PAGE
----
Anesthesia and monitoring for this patient were similar to those for case 1, with the addition of Dilaudid (Knoll Pharmaceuticals, Whippany, NJ) epidural anesthesia. Under anesthesia, the patient's hemodynamic values were controlled but varied (MAP, 55–85 mmHg; HR, 55–80 beats/min) until the adrenal mass was manipulated (MAP, 120 mmHg; HR, 68 beats/min). A fenoldopam infusion was begun at 0.2 [micro sign]g [middle dot] kg-1[middle dot] min-1and rapidly increased to 0.4 [micro sign]g [middle dot] kg-1[middle dot] min-1. Esmolol was titrated to 150 [micro sign]g [middle dot] kg-1[middle dot] min-1for HR control. During this time, transient hypertension occurred (MAP peaked transiently to 140 mmHg and HR increased to 103 beats/min with esmolol). The fenoldopam dose was increased to 0.8 [micro sign]g [middle dot] kg-1[middle dot] min-1and sodium nitroprusside was titrated to 0.8 [micro sign]g [middle dot] kg-1[middle dot] min-1. Good blood pressure control was achieved (MAP 85 mmHg) with a somewhat labile HR (95–135 beats/min) until the tumor was removed, when all three drugs were stopped. The nephrectomy was uncomplicated and hemodynamics were stable (MAP, 70–100 mmHg; HR, 90–110 beats/min). Fenoldopam was infused for a total of 100 min. The patient was hydrated aggressively during the procedure with 71 normal saline to prevent hypotension after tumor removal. The perioperative urine output was 100 ml/h, with no observed increase during the fenoldopam infusion. After operation, the patient's renal function deteriorated slightly, with a peak blood urea nitrogen-creatinine value of 15–2.8 mg/dl, but values returned to normal in 10 days.
Discussion 
Fenoldopam causes peripheral vasodilation via selective stimulation of dopamine 1 receptors. [1,2 ] It has been compared favorably with nitroprusside in several clinical studies of hypertensive patients. [3–5 ] The activity profile (onset and duration) of fenoldopam would place it well on the list of useful intravenous antihypertensive agents for intraoperative management (Table 1). [6 ] Its short duration of action makes it a desirable agent during pheochromocytoma resection because of the possibility of hypotension and shock after tumor removal. [7 ] Unlike sodium nitroprusside, fenoldopam also increases renal blood flow and can cause diuresis and natriuresis. [8,9 ] Although augmented renal blood flow is a desirable action of this agent, drug-induced diuresis would be undesirable in these patients, because volume expansion is an important part of their treatment. [10,11 ]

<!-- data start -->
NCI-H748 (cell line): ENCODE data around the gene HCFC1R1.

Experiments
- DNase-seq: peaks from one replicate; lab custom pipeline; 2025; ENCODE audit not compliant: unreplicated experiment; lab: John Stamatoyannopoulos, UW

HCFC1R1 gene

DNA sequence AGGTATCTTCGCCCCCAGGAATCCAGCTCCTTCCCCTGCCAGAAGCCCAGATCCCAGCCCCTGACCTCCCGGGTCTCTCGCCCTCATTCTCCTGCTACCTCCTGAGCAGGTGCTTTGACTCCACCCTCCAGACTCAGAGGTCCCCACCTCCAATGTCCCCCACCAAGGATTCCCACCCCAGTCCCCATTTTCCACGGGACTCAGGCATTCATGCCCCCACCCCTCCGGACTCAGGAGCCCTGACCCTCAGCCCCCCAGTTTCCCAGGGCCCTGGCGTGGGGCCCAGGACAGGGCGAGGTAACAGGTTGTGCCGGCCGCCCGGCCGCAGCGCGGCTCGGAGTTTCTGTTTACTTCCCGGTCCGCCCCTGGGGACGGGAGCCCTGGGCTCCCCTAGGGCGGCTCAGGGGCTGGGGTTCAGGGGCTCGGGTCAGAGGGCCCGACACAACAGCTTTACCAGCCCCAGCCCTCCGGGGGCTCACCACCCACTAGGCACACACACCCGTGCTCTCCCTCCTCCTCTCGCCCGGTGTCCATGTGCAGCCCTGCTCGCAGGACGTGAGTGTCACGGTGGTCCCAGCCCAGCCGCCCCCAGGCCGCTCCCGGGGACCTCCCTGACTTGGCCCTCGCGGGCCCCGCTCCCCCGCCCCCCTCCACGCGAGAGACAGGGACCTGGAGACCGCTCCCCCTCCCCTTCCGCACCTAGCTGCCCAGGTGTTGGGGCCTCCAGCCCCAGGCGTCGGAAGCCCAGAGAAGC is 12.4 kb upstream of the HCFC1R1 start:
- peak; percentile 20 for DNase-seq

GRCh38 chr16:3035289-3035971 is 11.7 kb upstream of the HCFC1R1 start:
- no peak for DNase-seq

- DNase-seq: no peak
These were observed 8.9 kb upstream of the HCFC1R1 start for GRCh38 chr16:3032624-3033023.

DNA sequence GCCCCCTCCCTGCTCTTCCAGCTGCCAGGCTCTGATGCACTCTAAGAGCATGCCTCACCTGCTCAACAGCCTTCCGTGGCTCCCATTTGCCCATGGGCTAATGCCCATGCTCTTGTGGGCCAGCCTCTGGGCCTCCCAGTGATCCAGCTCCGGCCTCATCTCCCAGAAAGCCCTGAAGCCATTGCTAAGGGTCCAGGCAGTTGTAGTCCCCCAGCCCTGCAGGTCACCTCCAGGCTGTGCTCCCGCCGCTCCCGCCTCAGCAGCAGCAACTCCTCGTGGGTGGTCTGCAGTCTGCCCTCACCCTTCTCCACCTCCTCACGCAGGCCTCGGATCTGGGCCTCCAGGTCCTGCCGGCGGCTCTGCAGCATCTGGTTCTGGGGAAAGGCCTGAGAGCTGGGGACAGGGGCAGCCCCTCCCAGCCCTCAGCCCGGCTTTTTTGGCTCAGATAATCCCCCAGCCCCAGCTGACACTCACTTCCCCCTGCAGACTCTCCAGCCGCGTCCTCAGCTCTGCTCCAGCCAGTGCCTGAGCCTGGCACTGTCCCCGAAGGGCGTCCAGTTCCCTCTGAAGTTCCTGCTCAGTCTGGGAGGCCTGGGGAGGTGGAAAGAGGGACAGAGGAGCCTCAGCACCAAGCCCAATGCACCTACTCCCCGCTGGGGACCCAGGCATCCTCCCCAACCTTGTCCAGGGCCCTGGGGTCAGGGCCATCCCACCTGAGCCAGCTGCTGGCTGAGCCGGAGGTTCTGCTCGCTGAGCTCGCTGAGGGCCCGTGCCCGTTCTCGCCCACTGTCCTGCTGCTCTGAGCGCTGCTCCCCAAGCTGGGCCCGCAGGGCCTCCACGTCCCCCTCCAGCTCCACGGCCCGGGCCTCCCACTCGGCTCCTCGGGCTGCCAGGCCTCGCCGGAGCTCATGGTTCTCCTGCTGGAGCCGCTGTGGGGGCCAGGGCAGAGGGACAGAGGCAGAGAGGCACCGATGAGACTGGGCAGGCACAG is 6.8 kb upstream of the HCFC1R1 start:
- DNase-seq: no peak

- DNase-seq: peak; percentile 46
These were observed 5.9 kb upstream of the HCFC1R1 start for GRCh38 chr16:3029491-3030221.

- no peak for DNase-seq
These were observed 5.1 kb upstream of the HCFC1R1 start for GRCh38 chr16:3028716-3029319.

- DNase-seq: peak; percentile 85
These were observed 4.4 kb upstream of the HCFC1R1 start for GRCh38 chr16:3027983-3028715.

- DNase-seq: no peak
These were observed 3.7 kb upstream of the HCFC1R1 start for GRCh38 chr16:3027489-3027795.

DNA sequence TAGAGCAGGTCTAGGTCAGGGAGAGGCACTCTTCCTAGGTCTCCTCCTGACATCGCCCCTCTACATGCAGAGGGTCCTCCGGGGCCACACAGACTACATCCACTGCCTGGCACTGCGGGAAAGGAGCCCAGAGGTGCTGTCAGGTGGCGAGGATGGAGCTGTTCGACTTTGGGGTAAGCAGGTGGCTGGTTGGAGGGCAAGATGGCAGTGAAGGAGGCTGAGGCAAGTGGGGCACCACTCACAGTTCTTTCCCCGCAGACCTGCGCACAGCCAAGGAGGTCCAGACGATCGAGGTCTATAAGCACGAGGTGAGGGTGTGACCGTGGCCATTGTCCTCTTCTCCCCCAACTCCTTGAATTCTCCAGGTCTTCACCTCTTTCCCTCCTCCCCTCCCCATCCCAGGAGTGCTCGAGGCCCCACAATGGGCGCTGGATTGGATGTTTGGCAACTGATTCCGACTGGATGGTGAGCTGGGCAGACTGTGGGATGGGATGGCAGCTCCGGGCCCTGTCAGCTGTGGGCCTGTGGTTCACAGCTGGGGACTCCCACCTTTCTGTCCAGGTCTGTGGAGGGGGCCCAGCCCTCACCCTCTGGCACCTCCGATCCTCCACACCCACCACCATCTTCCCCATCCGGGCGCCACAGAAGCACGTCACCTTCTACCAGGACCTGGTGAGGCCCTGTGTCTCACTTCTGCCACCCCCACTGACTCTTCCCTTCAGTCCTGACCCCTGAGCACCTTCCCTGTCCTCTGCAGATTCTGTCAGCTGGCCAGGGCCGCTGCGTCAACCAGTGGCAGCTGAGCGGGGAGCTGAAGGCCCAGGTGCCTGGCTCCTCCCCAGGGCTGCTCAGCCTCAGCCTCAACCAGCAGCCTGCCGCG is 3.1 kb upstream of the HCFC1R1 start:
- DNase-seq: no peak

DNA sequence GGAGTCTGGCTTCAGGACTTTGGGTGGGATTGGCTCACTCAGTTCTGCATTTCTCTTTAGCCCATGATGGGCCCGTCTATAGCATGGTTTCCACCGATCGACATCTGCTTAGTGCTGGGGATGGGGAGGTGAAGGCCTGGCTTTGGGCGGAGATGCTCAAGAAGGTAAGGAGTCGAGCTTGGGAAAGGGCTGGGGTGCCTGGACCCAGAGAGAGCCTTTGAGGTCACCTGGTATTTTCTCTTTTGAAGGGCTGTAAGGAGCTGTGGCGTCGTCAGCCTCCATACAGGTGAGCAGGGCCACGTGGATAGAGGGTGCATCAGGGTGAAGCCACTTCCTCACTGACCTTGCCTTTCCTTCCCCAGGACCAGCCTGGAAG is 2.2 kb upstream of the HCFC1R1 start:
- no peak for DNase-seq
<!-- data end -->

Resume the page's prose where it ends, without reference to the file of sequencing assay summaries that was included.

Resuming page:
Table 1. Parenteral Drugs for Hypertension in Pheochromocytoma 
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Table 1. Parenteral Drugs for Hypertension in Pheochromocytoma 
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The adverse effects (flushing, hypotension, dizziness, headache, tachycardia) of fenoldopam are related directly to its hemodynamic actions. Compared with nitroprusside, which has toxic metabolites (cyanide, thiocyante), fenoldopam appears to be a safer drug; when used in combination with nitroprusside, it may help prevent the excessive infusion rates of nitroprusside associated with toxicity.
Our first patient needed only fenoldopam, whereas patient 2 also required sodium nitroprusside and esmolol for blood pressure and HR control. Both of these patients had epinephrine-secreting tumors, but patient 2 was not treated before operation with a beta-blocker. Using fenoldopam allowed us to decrease the amount of sodium nitroprusside needed to control blood pressure in this patient. These two case reports document the successful use of fenoldopam in patients with renal impairment during pheochromocytoma resection.
REFERENCES 
REFERENCES 
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Table 1. Parenteral Drugs for Hypertension in Pheochromocytoma 
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Table 1. Parenteral Drugs for Hypertension in Pheochromocytoma